NYC public sector workers fight COVID-19

New York City transit strike, 2005.

By a New York City public sector worker 

The direct responsibility of Mayor Bill de Blasio’s administration for dangerously reducing the size of work stations used by city public sector workers was exposed last year in an article by Katie Honan.  (“New York City Shrinks Cubicles as Municipal Workforce Rises,” Wall Street Journal, July 7, 2019)

It revealed: “New York City has millions of square feet of office space to accommodate its more than 305,000 municipal employees — and a space-saving initiative aiming to cut the size of cubicles and make even more room for thousands of new workers.

“To make room for more workers, the city’s Department of Citywide Administrative Services changed its space standards, cutting workstation sizes from 6 feet by 8 feet or 6 feet by 10 feet to a standard 6 feet by 6 feet, city officials said.

This makes it very difficult for workers to maintain the six-foot distance apart at all times.

A city employee, who was ordered to work despite the city shutdown, complained to this reporter that it took municipal unions two weeks to successfully force Steven Banks, of the city’s huge Human Resources Administration (HRA), to rescind his order that had banned HRA workers from wearing masks. This worker also said that an African-American female administrative worker, a shop steward in his union and of the Queens community who worked at Elmhurst Hospital, died March 30 of COVID-19.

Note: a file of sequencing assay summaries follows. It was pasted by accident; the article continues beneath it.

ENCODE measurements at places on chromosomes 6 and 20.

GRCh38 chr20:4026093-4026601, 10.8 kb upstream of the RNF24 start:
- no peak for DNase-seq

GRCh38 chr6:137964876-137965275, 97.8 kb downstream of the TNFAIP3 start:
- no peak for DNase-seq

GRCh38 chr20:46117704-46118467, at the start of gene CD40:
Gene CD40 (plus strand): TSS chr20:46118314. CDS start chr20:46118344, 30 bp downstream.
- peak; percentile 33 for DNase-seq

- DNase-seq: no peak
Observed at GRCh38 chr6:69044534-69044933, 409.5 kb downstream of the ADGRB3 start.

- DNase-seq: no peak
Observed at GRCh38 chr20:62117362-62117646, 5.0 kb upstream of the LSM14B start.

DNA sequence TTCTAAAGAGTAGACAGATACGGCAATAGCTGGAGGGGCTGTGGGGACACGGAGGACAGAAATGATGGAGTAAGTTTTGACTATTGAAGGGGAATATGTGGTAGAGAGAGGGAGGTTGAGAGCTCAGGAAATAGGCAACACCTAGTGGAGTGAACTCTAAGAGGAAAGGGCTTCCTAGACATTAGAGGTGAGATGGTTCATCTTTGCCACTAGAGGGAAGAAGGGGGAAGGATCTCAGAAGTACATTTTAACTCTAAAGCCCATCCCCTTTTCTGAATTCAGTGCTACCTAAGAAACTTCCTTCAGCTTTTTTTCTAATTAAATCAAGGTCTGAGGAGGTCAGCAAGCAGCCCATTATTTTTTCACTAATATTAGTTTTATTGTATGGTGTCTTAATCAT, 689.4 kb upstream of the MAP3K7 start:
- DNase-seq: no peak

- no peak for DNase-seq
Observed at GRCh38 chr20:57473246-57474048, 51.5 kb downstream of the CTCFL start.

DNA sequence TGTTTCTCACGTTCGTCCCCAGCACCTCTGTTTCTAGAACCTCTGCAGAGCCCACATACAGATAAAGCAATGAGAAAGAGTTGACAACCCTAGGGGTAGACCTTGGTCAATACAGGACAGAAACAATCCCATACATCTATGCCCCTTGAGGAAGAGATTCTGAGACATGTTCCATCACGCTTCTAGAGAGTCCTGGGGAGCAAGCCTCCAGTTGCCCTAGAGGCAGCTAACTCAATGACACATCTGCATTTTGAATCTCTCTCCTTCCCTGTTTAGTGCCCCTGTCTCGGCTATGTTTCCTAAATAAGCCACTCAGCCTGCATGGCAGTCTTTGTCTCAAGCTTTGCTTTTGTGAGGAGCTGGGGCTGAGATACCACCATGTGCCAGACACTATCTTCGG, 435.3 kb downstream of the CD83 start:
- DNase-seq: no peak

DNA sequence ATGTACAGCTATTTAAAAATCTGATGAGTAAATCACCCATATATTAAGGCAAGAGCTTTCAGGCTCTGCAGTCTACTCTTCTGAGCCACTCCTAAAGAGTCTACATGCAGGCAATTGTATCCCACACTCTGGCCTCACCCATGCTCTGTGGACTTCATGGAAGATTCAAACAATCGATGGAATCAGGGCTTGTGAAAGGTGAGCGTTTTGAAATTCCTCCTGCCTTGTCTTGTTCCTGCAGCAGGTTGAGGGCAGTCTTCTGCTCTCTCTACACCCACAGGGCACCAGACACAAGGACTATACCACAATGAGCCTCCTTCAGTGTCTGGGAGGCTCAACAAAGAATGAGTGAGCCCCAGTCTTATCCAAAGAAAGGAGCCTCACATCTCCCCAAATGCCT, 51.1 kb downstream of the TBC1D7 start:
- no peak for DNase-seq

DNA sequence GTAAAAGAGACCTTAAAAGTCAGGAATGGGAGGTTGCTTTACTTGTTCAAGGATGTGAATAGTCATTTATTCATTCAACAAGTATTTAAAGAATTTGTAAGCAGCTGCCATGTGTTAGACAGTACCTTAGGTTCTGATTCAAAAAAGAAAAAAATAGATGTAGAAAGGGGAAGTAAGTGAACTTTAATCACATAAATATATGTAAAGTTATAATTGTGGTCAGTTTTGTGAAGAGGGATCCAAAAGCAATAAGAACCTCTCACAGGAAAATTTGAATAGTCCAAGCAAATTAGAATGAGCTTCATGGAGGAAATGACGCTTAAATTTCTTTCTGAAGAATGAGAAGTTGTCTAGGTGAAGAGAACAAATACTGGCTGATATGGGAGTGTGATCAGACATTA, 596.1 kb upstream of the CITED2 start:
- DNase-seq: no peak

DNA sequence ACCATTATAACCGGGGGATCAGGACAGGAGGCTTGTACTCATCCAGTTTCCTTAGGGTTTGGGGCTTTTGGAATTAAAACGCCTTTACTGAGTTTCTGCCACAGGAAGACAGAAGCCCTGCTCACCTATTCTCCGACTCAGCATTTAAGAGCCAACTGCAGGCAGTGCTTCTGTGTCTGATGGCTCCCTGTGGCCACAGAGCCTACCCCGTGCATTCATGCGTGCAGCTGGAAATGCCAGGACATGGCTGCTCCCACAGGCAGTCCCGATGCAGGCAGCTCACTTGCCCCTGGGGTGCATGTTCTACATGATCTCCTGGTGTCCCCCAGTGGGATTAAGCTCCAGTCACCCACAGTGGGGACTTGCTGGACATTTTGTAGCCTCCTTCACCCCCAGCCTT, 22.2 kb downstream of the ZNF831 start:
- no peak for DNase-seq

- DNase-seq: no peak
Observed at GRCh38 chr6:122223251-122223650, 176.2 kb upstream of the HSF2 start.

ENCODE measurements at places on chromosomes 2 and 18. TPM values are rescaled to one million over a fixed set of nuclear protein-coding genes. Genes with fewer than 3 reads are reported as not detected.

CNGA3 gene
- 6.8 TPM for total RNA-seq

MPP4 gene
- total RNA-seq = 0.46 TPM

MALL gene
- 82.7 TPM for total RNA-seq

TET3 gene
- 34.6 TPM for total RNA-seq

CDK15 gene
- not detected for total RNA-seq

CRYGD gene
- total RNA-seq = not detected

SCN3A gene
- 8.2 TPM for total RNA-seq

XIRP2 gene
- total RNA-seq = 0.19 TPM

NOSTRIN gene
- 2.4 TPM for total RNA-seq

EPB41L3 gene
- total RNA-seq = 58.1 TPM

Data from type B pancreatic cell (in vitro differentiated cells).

In addition, city government “is falling far short of the state’s edict that 75 percent of nonessential workers telecommute, prompting fears from union officials that scores of city workers are being needlessly exposed to the coronavirus.” (Daily News, March 19)

Henry Garrido, executive director of the American Federation of State, County, and Municipal Employees District Council 37, the union representing nearly 150,000 city workers, said: “There appears to be a lot of institutional  resistance to working from home.” Garrido cited as an example a city administrative bulletin that says workers who have “had close contact” (less than 6 feet for more than a few minutes) with someone who’s tested positive for coronavirus “can keep working.”

One veteran worker at the Department of Social Services who suffers from high blood pressure and diminished kidney function told the Daily News that when he requested to work from home, citing advanced age and pre-existing conditions that put him at greater risk, his boss denied the request, in violation of the Americans with Disabilities Act. 

The Chief newspaper of March 30 featured  an article titled “Layoffs a Possibility in City and  State Due to Virus’s Economic Toll.” New York Mayor Bill de Blasio has ordered agency heads to come up with a combined $1.3 billion in budget cuts. According to The Chief, “One of those victims [of covid- 19], Harry Nespoli, sanitation workers’ union president and chair of the NYC public sector workers coalition in the Municipal Labor Committee, after saying his condition was improving, complained, ‘It’s not right what they’re doing to New York City.’ ”  

Sanitation workers at risk

Sometimes city sanitation workers who finish their routes early but have not been adequately provided with masks and gloves are forced to linger in dilapidated, undersized garages and locker rooms where it’s impossible to accommodate  six-foot social distancing.